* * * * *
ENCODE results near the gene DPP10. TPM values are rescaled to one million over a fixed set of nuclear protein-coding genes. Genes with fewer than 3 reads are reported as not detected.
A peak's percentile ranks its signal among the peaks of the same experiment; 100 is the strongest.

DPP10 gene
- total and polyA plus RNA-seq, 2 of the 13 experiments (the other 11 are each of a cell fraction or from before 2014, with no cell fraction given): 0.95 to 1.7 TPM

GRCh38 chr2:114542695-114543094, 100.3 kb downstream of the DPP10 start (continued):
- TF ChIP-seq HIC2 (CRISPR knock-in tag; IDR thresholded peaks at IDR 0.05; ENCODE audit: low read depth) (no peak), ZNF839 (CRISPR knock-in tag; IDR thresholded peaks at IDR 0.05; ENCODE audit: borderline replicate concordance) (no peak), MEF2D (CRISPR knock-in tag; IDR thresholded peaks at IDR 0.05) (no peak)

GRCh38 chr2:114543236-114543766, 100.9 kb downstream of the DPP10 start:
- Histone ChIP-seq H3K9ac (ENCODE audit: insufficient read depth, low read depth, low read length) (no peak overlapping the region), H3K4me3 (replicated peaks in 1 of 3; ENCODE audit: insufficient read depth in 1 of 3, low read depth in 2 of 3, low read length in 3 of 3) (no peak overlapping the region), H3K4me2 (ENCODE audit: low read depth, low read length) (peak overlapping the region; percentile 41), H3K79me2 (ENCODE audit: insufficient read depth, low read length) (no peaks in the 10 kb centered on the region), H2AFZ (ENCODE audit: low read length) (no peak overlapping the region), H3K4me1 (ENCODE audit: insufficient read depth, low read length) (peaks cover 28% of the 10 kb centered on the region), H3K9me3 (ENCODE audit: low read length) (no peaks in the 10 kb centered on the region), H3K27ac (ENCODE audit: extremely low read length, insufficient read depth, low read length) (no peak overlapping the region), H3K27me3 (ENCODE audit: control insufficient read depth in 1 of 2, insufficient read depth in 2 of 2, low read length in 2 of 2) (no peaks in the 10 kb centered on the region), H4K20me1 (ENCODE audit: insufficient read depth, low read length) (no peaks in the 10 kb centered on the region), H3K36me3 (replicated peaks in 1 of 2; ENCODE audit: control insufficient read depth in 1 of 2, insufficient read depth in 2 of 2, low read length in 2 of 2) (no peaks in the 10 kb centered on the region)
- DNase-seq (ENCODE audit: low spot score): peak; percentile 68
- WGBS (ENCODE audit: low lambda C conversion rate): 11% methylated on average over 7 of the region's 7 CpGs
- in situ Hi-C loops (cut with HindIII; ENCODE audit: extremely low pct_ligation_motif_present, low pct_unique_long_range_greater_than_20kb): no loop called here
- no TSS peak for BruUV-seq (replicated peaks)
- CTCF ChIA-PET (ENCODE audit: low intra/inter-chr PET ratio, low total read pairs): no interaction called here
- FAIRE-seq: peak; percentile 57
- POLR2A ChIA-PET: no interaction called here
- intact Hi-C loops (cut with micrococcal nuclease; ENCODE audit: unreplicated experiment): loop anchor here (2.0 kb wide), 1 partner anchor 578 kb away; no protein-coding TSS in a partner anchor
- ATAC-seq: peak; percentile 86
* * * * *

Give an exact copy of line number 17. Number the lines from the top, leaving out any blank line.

- ATAC-seq: peak; percentile 86